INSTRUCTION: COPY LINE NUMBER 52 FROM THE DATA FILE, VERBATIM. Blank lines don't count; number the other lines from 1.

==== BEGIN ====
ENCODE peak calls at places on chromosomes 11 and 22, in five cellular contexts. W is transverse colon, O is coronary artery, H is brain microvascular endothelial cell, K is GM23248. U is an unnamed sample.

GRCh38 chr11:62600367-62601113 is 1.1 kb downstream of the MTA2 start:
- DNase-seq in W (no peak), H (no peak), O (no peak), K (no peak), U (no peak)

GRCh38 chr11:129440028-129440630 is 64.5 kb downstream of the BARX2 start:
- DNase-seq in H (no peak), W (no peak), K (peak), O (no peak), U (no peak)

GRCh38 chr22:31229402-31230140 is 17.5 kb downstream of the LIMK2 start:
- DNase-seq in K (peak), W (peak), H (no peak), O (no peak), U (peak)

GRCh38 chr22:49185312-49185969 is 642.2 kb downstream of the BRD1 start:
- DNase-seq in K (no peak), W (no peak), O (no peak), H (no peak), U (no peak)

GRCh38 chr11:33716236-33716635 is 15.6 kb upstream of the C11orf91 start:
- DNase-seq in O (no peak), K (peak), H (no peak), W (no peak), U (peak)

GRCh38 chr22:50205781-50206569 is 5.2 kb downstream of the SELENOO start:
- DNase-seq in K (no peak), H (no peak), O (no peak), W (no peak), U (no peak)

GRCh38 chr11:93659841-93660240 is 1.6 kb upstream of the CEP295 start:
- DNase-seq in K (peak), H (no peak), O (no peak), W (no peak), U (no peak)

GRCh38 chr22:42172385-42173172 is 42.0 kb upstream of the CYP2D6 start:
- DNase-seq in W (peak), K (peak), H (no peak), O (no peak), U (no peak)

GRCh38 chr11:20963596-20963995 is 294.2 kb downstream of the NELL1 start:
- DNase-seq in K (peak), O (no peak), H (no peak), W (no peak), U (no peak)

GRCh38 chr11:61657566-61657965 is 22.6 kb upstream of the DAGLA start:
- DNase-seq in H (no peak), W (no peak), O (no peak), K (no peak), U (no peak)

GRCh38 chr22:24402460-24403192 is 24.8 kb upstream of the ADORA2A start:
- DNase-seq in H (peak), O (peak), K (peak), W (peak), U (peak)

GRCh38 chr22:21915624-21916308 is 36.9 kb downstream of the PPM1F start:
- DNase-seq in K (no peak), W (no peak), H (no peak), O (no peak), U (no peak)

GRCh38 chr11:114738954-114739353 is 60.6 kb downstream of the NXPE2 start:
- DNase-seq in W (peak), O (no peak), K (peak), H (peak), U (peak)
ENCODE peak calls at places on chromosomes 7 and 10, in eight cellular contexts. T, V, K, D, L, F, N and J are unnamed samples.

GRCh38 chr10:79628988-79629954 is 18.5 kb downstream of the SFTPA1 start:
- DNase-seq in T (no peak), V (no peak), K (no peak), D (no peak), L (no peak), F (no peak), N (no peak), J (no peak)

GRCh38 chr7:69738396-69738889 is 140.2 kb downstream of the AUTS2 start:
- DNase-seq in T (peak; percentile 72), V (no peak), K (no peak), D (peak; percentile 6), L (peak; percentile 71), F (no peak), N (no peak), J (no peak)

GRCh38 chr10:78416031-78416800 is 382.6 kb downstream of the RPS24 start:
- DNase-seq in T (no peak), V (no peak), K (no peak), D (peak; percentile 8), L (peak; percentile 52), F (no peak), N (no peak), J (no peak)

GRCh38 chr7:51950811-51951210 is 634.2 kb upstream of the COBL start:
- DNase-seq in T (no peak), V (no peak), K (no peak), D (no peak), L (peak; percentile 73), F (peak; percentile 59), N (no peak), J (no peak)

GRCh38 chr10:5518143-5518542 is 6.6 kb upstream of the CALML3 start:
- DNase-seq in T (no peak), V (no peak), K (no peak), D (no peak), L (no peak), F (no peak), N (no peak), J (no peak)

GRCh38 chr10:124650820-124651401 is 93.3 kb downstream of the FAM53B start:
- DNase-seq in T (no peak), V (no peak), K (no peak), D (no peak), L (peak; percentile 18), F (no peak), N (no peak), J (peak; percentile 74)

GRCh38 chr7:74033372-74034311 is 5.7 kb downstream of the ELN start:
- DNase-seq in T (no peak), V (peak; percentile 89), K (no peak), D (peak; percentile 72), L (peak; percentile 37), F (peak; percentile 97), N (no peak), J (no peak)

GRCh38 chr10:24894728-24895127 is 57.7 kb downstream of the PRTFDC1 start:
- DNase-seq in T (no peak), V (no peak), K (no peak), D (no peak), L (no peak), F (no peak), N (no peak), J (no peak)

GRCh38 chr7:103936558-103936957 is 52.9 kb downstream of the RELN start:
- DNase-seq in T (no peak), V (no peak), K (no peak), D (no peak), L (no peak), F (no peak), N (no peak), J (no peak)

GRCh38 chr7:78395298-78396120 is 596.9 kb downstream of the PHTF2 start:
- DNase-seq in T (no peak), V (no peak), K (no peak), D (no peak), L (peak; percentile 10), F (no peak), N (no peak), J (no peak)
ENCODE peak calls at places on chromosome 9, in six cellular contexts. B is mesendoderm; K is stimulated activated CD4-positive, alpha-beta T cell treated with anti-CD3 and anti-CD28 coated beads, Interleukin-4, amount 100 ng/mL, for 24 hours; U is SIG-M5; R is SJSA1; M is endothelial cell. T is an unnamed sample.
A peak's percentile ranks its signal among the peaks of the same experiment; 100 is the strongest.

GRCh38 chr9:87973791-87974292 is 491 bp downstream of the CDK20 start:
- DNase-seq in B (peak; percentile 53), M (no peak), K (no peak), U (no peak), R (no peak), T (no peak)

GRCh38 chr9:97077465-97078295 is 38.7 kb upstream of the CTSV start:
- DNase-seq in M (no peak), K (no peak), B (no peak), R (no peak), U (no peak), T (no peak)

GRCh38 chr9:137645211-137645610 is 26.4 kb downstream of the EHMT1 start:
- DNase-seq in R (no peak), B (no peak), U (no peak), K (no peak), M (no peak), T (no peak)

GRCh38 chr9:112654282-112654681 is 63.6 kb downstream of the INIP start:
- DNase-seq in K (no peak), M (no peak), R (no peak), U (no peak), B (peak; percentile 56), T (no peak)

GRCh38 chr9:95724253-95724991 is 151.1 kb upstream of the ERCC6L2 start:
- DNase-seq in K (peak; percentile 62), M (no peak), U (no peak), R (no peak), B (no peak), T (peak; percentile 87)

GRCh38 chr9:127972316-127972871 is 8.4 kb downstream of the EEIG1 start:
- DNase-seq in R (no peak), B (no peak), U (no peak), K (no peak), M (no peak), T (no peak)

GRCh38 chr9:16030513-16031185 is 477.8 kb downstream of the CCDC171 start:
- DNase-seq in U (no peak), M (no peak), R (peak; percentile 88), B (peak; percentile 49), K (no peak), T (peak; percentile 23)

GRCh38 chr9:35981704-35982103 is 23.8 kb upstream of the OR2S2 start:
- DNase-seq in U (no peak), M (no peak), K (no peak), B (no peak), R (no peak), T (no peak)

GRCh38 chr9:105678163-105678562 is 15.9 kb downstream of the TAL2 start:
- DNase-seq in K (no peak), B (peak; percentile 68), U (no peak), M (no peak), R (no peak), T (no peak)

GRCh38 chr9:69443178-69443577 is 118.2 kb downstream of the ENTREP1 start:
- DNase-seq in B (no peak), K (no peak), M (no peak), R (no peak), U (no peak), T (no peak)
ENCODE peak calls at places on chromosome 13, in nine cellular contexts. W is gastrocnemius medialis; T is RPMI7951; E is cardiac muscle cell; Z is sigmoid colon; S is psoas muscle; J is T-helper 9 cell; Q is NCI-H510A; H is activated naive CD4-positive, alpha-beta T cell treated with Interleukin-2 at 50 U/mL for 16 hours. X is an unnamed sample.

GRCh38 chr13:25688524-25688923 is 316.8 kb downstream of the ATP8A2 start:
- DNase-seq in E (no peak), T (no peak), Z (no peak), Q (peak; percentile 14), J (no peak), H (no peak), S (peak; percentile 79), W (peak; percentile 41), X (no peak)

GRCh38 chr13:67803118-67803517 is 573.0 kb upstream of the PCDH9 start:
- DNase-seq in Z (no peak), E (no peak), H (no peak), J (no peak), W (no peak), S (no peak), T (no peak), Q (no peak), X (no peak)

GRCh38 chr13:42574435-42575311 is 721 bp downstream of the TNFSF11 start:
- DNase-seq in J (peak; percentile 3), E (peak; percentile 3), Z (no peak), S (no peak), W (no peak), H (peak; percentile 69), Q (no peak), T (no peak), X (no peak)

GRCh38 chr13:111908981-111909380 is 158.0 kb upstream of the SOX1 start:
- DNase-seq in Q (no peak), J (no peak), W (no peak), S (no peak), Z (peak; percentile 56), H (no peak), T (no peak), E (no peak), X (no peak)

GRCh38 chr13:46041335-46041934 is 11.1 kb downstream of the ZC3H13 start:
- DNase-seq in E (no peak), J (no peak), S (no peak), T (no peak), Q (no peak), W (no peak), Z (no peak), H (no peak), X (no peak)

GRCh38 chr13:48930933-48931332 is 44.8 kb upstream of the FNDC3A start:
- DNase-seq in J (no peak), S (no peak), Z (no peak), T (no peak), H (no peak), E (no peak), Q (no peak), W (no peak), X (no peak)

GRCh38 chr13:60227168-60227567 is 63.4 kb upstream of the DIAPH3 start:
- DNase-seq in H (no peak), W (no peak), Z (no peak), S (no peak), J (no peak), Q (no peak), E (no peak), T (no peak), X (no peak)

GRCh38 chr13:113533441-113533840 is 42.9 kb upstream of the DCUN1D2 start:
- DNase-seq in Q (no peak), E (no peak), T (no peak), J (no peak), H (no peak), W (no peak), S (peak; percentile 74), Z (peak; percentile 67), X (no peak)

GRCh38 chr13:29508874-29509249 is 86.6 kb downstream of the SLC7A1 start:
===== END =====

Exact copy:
- DNase-seq in B (peak; percentile 53), M (no peak), K (no peak), U (no peak), R (no peak), T (no peak)